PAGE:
The obvious first — and critically important — step is to review all benefit plan documents to determine how the terms “spouse” and/or “married” are currently defined. Employers, whose plans cite DOMA explicitly, will clearly need to change their plan documents. Employers with self-insured plans or individually designed retirement plans can adopt their own explicit definitions but should consider the application of state law(s), as well as the implications of discrimination issues, in framing these definitions. The eligibility of children of same-gender spouses, who now are the step children of employees for federal tax purposes, must be considered and resolved.

Changes may be required to bring plans into compliance with the new rules and/or to adjust plan design. Employers with insured plans should contact their insurance providers to discuss the interpretation of the definition of spouse under the insurer’s plan document(s).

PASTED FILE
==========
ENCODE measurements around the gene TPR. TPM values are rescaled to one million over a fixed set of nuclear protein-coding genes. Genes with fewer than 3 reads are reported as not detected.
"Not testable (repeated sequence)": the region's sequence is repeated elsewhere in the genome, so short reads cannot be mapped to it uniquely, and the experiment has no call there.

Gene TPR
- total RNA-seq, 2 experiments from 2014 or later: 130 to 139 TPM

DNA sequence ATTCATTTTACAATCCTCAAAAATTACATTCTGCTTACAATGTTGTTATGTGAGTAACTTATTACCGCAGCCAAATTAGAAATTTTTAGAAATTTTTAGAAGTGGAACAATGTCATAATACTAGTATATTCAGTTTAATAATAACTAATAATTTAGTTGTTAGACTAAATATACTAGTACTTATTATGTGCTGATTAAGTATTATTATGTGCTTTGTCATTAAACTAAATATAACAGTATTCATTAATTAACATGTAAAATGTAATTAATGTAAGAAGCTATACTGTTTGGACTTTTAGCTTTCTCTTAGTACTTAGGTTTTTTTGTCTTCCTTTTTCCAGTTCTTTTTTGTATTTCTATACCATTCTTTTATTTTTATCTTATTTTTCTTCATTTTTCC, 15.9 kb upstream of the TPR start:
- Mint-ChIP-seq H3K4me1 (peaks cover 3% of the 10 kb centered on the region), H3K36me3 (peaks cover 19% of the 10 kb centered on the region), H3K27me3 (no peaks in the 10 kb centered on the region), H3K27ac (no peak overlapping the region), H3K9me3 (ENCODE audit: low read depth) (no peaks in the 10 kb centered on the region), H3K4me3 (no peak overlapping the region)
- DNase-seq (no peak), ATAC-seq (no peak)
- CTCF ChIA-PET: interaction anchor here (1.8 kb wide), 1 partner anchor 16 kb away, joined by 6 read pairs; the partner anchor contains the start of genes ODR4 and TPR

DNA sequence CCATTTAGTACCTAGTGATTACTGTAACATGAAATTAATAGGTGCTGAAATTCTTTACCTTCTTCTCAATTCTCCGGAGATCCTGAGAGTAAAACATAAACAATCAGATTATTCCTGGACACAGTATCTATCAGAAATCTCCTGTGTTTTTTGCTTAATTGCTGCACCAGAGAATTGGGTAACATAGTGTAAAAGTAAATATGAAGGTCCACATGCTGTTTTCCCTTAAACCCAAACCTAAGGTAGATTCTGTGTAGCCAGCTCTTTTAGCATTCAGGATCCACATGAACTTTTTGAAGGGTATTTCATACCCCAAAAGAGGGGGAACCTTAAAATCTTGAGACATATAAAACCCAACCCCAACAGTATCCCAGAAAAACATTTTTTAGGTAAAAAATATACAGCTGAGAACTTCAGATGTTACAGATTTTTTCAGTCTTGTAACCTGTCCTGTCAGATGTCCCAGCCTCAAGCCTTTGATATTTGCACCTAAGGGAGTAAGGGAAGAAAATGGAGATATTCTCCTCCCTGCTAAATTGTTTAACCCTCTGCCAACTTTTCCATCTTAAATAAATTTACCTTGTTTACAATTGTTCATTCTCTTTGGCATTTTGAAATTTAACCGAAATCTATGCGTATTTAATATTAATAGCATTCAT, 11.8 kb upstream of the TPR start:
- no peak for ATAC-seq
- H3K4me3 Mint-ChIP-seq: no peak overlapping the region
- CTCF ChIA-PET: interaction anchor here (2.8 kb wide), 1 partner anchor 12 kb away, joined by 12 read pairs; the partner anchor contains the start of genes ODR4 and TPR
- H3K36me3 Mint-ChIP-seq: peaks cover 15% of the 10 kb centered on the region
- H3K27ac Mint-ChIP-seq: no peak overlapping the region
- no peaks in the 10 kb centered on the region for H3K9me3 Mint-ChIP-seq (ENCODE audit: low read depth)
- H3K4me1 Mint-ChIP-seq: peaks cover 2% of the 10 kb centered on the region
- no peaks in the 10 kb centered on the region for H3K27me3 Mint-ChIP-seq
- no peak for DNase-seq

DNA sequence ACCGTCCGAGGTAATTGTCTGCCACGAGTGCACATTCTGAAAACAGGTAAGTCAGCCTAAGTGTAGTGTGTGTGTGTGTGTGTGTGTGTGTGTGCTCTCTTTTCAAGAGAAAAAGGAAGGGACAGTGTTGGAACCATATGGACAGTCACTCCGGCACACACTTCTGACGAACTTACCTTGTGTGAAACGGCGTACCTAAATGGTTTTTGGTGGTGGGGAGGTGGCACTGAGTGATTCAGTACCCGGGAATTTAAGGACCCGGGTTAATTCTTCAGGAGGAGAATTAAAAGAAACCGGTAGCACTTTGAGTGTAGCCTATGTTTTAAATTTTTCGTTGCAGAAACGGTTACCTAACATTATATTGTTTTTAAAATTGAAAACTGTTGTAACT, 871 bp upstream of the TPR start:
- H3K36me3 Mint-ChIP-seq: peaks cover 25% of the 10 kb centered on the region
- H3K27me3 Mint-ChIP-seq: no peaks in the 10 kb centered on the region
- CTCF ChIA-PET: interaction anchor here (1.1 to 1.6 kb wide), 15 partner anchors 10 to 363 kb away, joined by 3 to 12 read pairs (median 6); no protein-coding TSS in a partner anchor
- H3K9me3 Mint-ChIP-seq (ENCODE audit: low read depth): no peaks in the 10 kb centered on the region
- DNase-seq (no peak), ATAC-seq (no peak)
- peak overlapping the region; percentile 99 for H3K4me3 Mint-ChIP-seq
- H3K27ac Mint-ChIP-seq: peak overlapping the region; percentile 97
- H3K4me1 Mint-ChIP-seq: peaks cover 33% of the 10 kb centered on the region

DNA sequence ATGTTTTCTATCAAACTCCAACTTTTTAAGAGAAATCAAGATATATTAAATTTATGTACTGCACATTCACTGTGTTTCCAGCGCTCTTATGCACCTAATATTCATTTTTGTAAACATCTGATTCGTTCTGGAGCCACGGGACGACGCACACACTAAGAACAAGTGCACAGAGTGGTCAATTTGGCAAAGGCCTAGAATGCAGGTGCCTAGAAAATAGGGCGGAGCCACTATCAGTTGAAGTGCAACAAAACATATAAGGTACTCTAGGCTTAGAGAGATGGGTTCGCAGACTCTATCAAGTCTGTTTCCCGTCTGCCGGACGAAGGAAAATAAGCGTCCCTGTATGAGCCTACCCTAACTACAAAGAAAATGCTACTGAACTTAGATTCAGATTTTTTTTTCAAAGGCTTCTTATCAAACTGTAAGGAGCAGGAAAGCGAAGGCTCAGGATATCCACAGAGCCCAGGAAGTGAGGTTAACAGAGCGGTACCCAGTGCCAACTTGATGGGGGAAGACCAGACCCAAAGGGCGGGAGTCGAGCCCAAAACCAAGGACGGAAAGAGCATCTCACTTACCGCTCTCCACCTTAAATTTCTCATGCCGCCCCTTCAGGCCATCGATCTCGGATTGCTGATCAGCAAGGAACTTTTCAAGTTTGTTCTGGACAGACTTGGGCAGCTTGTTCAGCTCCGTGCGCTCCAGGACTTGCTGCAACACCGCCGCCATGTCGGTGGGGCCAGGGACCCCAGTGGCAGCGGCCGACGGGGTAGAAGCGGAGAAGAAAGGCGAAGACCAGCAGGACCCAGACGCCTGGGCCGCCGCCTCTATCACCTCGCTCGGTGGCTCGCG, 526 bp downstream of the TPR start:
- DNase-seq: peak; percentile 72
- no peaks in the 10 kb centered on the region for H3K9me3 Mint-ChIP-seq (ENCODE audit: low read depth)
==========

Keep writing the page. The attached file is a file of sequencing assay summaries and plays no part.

Review enrollment processes so that same sex spouses are properly identified and accorded the proper participation rights and tax treatment.  Review and change the tax treatment of health benefits for same sex spouses. For example, employees may now cover their same sex spouse’s health care coverage on a pre-tax basis.